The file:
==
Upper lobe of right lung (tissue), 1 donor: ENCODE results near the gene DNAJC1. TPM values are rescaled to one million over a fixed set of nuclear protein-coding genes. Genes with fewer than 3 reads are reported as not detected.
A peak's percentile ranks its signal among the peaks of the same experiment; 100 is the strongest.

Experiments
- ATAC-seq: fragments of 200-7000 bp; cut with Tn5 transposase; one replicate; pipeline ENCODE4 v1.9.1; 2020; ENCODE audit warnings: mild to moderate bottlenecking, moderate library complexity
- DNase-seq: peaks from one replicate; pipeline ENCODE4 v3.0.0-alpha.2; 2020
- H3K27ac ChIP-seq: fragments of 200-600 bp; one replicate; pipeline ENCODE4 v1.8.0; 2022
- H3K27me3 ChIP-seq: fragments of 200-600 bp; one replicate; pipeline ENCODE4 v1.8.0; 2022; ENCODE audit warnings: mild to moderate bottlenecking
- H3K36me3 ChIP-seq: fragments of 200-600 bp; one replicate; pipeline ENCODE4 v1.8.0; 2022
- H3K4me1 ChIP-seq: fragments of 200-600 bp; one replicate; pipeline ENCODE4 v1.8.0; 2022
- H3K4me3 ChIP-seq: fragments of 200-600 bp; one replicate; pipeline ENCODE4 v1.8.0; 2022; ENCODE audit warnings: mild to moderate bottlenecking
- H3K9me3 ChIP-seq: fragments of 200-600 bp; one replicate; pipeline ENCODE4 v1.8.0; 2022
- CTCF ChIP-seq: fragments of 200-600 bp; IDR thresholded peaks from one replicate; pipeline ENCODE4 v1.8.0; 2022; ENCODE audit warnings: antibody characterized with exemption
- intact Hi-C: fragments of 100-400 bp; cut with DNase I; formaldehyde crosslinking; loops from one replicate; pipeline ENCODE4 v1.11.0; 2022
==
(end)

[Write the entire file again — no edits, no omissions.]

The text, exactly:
Upper lobe of right lung (tissue), 1 donor: ENCODE results near the gene DNAJC1. TPM values are rescaled to one million over a fixed set of nuclear protein-coding genes. Genes with fewer than 3 reads are reported as not detected.
A peak's percentile ranks its signal among the peaks of the same experiment; 100 is the strongest.

Experiments
- ATAC-seq: fragments of 200-7000 bp; cut with Tn5 transposase; one replicate; pipeline ENCODE4 v1.9.1; 2020; ENCODE audit warnings: mild to moderate bottlenecking, moderate library complexity
- DNase-seq: peaks from one replicate; pipeline ENCODE4 v3.0.0-alpha.2; 2020
- H3K27ac ChIP-seq: fragments of 200-600 bp; one replicate; pipeline ENCODE4 v1.8.0; 2022
- H3K27me3 ChIP-seq: fragments of 200-600 bp; one replicate; pipeline ENCODE4 v1.8.0; 2022; ENCODE audit warnings: mild to moderate bottlenecking
- H3K36me3 ChIP-seq: fragments of 200-600 bp; one replicate; pipeline ENCODE4 v1.8.0; 2022
- H3K4me1 ChIP-seq: fragments of 200-600 bp; one replicate; pipeline ENCODE4 v1.8.0; 2022
- H3K4me3 ChIP-seq: fragments of 200-600 bp; one replicate; pipeline ENCODE4 v1.8.0; 2022; ENCODE audit warnings: mild to moderate bottlenecking
- H3K9me3 ChIP-seq: fragments of 200-600 bp; one replicate; pipeline ENCODE4 v1.8.0; 2022
- CTCF ChIP-seq: fragments of 200-600 bp; IDR thresholded peaks from one replicate; pipeline ENCODE4 v1.8.0; 2022; ENCODE audit warnings: antibody characterized with exemption
- intact Hi-C: fragments of 100-400 bp; cut with DNase I; formaldehyde crosslinking; loops from one replicate; pipeline ENCODE4 v1.11.0; 2022